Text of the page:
Our Review

     Movie:  ALL THE MONEY IN THE WORLD                  Rating: R, language, some violence,              disturbing images and brief drug content

                           Length: 2:12

            Release Date: December 25, 2017

Jeanne: My mother always told us "Money doesn't buy you happiness", and though I had my doubts, after seeing "All The Money In The World", I concur. Despite being the wealthiest man in the world at the time his 16-year-old grandson, John Paul Getty III (Charlie Plummer), is kidnapped, J. Paul Getty (Christopher Plummer --- no relation to Charlie) refuses to pay the 17 million dollar ransom demand, thus relegating the teenager to unspeakable unhappiness.


When young Paul is swept off the streets of Rome on July 10, 1973, his mother, Gail Harris (Michelle Williams), is alerted to the crime and the demand for a healthy sum of money. She and Paul's father, John Paul Getty II, were divorced and she was virtually penniless. To compound matters, her ex-father-in-law refuses to help her in any way monetarily.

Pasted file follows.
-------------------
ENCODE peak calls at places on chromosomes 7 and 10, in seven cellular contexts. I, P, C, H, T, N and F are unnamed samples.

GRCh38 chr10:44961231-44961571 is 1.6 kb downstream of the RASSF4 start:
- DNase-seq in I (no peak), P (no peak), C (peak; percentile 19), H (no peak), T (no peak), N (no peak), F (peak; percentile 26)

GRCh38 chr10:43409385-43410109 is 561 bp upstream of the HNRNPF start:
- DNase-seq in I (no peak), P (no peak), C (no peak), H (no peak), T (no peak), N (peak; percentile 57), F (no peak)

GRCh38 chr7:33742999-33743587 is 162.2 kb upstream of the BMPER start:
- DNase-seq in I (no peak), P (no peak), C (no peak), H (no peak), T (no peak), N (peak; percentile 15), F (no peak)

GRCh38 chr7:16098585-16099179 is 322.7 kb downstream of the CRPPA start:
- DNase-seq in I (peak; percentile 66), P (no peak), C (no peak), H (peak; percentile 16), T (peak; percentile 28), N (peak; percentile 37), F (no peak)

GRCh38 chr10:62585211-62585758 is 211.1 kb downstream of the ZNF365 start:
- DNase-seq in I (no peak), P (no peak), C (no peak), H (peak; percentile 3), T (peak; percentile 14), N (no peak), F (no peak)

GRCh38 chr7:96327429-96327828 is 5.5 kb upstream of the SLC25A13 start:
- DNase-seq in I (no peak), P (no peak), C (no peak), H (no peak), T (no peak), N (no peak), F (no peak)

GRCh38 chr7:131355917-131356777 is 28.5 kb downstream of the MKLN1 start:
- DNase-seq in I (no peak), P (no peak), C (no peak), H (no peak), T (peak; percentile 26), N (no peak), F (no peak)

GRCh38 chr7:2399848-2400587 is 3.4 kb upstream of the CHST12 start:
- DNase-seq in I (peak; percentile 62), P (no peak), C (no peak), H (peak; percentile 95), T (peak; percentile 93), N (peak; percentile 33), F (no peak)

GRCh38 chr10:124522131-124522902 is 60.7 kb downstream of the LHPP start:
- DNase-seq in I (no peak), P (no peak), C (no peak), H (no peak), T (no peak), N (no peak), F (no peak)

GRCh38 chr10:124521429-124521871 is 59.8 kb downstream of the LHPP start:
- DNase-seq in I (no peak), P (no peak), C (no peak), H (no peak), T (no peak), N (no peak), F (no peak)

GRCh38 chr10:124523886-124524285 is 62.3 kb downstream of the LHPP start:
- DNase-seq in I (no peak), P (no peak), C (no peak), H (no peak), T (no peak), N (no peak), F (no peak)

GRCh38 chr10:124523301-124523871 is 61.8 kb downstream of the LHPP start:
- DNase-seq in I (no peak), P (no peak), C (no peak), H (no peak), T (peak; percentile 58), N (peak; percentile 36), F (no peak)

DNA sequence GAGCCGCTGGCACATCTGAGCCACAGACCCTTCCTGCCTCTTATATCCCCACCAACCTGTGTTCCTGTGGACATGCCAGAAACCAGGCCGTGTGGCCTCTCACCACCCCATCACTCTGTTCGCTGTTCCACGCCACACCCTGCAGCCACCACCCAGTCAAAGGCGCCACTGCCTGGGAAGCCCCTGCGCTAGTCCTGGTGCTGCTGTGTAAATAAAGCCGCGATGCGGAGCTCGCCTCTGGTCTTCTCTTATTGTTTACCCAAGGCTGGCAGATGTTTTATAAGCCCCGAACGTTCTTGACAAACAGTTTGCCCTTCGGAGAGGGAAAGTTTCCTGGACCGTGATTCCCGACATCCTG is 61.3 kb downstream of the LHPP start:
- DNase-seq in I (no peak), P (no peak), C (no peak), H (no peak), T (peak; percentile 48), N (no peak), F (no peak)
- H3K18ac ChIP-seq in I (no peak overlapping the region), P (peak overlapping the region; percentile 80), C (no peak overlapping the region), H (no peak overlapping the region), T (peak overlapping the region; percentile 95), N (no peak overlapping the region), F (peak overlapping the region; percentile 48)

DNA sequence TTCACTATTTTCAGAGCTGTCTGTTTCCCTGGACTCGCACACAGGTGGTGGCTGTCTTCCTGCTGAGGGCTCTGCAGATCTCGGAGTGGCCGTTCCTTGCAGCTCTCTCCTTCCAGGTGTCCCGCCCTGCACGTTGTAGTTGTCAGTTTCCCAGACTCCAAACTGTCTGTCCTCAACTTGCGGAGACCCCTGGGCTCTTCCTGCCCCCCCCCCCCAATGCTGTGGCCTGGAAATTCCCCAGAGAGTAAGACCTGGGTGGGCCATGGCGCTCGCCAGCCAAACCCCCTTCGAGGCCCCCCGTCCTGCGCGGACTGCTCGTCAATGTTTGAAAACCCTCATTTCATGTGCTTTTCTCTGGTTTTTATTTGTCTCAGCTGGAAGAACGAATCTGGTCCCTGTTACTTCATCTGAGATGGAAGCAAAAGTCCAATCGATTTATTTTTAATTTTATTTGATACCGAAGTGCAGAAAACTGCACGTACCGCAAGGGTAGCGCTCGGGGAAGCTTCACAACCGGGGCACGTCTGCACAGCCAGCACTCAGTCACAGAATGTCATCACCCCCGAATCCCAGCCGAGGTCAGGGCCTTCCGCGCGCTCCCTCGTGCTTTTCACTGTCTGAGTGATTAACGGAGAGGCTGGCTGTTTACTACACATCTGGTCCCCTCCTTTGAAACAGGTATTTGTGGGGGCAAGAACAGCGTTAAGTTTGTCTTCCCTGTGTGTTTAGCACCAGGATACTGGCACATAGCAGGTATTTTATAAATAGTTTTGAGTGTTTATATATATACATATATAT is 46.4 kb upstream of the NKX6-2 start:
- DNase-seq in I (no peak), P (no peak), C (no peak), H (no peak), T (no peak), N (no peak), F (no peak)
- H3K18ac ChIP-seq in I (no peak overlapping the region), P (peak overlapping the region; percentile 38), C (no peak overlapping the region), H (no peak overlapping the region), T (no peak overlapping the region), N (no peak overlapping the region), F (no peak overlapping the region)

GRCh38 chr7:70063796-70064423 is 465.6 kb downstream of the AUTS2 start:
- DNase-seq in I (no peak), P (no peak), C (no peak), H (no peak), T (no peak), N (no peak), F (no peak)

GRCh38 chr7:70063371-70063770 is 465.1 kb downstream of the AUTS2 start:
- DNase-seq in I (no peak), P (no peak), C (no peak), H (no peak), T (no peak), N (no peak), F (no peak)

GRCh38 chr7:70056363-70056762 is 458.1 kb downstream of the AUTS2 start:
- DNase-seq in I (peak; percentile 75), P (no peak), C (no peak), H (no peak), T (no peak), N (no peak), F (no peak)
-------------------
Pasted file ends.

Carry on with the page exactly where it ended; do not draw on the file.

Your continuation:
Instead he assigns his "fixer", Fletcher Chace (Mark Wahlberg), to assist Gail in her efforts to bring her son home. Getty Sr. is convinced that if he pays ransom for one grandchild, the 14 others will be targets for future kidnappings. In the meantime, as Gail and Fletcher work feverishly to negotiate with the kidnappers, Paul's life hangs in the balance.